We didn’t get a chance to decide what we were going to do though. When the woman turned to see her unleashed dog and and us with a small dog, she completely panicked. She screamed at me to pick my dog up immediately. Andy stepped between us and the dog as a buffer. Meanwhile, the dog was carefully trying to slip past Andy to get to Stevie. I was so worried the dog was going to jump on me and bite me to get to Stevie, or rip her from my arms, or both. You’re never supposed to pick up your dog when an aggressive dog is coming at you. After what seemed like 10 minutes of the lady screaming at her husband to get the dog and screaming at the dog to leave us alone, the dog was retrieved and walked back to the house… where the husband promptly let go of its collar. I can’t make this stuff up. The dog went around to the back side of the house and started to follow us down the road. I didn’t put Stevie down until we got to our campground around the corner.

Once we got back to the site, we had lunch and I tried to calm my nerves. While we ate, I noticed Stevie was biting at her feet, so I took a look at her feet, legs, and belly. She had barely visible red dots all over her. I started to pick them off, but there had to be thousands. We determined they were likely chiggers, so we set-up our folding table next to the outdoor shower, and Stevie got to be the very first one to use it. Unfortunately, she still seemed irritated after her bath. I sent Andy up to the little store outside of the campground to see if they had anything we could use to treat her. We definitely didn’t want to bring bugs into the RV. He returned with some Epsom salt. I kid you not, it took both of us to hold her in a small plastic tub full of warm water and the salt that came just to over her shoulders. I think a few folks driving by got a laugh; we were certainly laughing at the ridiculousness of it all.

After we were done torturing the dog, Andy went to explore paths on his bike. I decided to stay close and ride around the campground. We both returned, and then took showers. Later that night, we started to notice tiny bites. They seemed to multiply day after day, even on the day we had to stay inside due to the rain. I stripped the bed immediately and put clean bedding on. We wiped every surface and made sure all of our hiking clothing were contained in a laundry bag, but still more bites appeared daily. In total, Andy had about 250. I probably had 20. And Miss Stevie? She had none. Not a single bite.

I spent a significant time during the rainstorm looking up bug bites and reading about every kind of tiny, biting thing. We never figured it out. The bite patterns and size didn’t make sense to be chiggers, though they certainly itched and hurt in the same way. Since we were frustrated from itching and not sleeping well as a result, we decided to pack-up camp and head home. We definitely revised our must-have items for future trips to include cortisone, flea/tick bath, and dog shampoo.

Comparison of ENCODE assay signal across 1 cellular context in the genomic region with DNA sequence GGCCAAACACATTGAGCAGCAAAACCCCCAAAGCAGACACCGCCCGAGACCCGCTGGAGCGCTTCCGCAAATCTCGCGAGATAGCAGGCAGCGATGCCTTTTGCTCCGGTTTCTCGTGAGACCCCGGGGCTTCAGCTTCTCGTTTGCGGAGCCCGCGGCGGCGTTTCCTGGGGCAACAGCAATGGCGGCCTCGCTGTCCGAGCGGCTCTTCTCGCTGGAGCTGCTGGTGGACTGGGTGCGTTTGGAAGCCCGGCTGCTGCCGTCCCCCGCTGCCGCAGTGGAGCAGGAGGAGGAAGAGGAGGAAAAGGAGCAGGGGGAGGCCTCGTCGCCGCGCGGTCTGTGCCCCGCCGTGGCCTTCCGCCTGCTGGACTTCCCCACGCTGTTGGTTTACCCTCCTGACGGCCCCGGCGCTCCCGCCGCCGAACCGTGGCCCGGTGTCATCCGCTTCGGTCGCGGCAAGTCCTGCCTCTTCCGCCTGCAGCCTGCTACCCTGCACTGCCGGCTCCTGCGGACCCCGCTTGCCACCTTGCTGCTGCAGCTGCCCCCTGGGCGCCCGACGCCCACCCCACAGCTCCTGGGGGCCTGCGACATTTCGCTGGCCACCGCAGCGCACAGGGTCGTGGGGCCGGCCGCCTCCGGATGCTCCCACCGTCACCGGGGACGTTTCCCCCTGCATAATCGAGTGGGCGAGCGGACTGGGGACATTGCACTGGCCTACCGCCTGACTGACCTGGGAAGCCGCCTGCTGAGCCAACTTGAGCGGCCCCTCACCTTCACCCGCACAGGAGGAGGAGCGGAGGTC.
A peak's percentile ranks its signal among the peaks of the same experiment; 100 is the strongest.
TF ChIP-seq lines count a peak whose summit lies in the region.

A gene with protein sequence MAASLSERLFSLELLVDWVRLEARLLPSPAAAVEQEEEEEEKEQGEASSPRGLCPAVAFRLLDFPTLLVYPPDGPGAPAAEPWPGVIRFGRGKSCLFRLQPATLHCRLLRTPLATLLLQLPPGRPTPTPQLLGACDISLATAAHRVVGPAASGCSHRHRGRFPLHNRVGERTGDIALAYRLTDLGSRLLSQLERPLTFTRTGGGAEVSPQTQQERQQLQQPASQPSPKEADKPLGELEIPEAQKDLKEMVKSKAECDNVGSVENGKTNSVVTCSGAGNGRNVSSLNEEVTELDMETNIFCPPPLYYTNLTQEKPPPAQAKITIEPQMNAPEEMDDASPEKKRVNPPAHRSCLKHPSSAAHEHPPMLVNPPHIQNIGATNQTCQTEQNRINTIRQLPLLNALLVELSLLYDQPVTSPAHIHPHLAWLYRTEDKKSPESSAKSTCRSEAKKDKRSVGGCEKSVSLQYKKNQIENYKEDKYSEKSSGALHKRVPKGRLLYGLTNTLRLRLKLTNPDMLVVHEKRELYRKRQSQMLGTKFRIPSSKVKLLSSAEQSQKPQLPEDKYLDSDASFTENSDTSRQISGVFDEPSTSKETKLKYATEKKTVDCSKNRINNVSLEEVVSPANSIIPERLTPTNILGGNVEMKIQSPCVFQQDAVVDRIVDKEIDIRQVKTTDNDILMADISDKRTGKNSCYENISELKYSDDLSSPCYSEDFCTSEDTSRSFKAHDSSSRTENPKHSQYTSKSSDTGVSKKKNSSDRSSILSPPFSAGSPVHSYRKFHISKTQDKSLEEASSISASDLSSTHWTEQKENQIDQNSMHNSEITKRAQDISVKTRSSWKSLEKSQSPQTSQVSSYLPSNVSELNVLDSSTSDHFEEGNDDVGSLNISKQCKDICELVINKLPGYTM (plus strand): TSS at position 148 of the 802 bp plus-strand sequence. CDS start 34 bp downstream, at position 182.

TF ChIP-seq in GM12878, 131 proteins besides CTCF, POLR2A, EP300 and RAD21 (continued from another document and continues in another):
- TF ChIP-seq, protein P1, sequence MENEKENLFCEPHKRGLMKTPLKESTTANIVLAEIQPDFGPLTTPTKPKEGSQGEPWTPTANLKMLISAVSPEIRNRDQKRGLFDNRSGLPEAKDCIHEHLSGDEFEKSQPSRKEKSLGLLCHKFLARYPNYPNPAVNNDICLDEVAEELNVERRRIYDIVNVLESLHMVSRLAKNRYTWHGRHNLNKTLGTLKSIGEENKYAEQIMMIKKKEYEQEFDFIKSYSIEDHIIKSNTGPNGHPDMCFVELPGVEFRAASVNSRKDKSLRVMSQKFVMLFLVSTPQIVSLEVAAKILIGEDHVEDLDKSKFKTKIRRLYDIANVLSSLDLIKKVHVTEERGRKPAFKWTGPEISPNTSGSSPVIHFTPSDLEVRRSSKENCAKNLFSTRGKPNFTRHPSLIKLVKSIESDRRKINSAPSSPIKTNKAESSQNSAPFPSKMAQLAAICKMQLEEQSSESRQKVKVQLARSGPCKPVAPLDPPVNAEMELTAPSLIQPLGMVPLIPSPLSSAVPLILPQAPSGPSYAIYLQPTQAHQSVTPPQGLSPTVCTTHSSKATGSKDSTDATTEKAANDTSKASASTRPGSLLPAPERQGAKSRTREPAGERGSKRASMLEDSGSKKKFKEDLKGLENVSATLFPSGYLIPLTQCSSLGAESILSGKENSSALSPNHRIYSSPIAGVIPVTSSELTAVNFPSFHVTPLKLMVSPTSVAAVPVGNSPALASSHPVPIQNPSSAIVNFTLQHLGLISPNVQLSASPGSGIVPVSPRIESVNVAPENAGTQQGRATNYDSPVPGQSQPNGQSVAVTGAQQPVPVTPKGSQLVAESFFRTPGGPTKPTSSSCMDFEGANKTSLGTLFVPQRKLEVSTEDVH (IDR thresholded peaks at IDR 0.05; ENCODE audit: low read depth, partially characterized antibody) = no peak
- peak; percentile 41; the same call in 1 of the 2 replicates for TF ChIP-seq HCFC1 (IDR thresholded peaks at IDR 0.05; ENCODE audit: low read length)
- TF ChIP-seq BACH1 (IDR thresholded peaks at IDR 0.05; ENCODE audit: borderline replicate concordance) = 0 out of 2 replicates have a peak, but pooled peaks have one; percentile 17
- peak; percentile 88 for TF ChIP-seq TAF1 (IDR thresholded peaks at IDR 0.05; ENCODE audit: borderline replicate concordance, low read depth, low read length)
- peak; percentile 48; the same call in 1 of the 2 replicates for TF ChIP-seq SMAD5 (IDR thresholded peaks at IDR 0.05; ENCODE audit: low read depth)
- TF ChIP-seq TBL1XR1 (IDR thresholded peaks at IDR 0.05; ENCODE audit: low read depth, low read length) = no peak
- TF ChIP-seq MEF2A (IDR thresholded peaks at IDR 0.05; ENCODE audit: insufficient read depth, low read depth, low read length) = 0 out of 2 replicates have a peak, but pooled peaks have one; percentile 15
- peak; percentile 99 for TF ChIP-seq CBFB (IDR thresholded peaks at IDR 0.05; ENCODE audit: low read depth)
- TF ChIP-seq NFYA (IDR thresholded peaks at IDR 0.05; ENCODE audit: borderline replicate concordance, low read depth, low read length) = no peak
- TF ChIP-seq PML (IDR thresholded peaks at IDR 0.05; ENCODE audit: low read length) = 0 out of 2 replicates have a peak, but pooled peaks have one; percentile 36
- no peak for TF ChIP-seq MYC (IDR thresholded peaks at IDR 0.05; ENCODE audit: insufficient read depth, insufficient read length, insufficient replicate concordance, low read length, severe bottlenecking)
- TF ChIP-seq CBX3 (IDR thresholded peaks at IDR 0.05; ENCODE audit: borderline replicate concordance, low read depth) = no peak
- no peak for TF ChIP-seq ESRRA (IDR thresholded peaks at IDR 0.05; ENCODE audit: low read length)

Since it would have been too taxing to drive straight home, we decided to stop in Strasburg, VA, where my brother and his family live. We initially called the Harvest Host we were supposed to stay at 15-minutes from my brother’s house. They couldn’t accommodate us early because they were preparing for a wedding, so we spoke to Box Office Brewery and asked if it would be okay if we stayed in their lot overnight. It worked out well because it’s a public lot and the fire department is in the same area, so we felt very safe there. My brother was working when we arrived, but his wife and kids joined us for dinner and ice cream. It was so good to see them all, and overall a really fun, impromptu stop.

How’s Stevie Mix Doing?

Stevie is our little road warrior and adventure dog. She’s no longer rattled by the noises the RV makes when we hit bumps in the road. She’s typically curled up in her bed (harnessed in) while we’re driving, but occasionally she’ll get onto the couch and look out the window at the passing landscape. Once we get to our camp site though, she doesn’t want to miss out on anything. She tends to skip her afternoon naps and is pretty tired by bedtime. As a result, she seems content to stay in the RV and rest while we ride our bikes. We were pretty surprised at how well she took to being in the kayak. The night we inflated the boat in our living room to see what it was like, she jumped right in when we called her. We expected a little hesitation once it was in the water, but she didn’t have any issue at all with it. I’m happy that we can bring her with us on those outings.

Where Are We Headed Next?


We’re looking forward to sampling some bourbon. After watching Neat: The Story of Bourbon on Hulu, we were really excited to venture down to check it out. We’re also planning to visit Mammoth Cave National Park, which will be the first national park we tour in Homie Roam-o.

Wishing you all a happy autumn!


2 thoughts on “Virginia: Alpacas, Philpott Lake, and an Early Exit

  1. Sounds like you guys had a great adventure. I’m glad Stevie was ok and hope all the big bites cleared up quickly… that sounds really frustrating!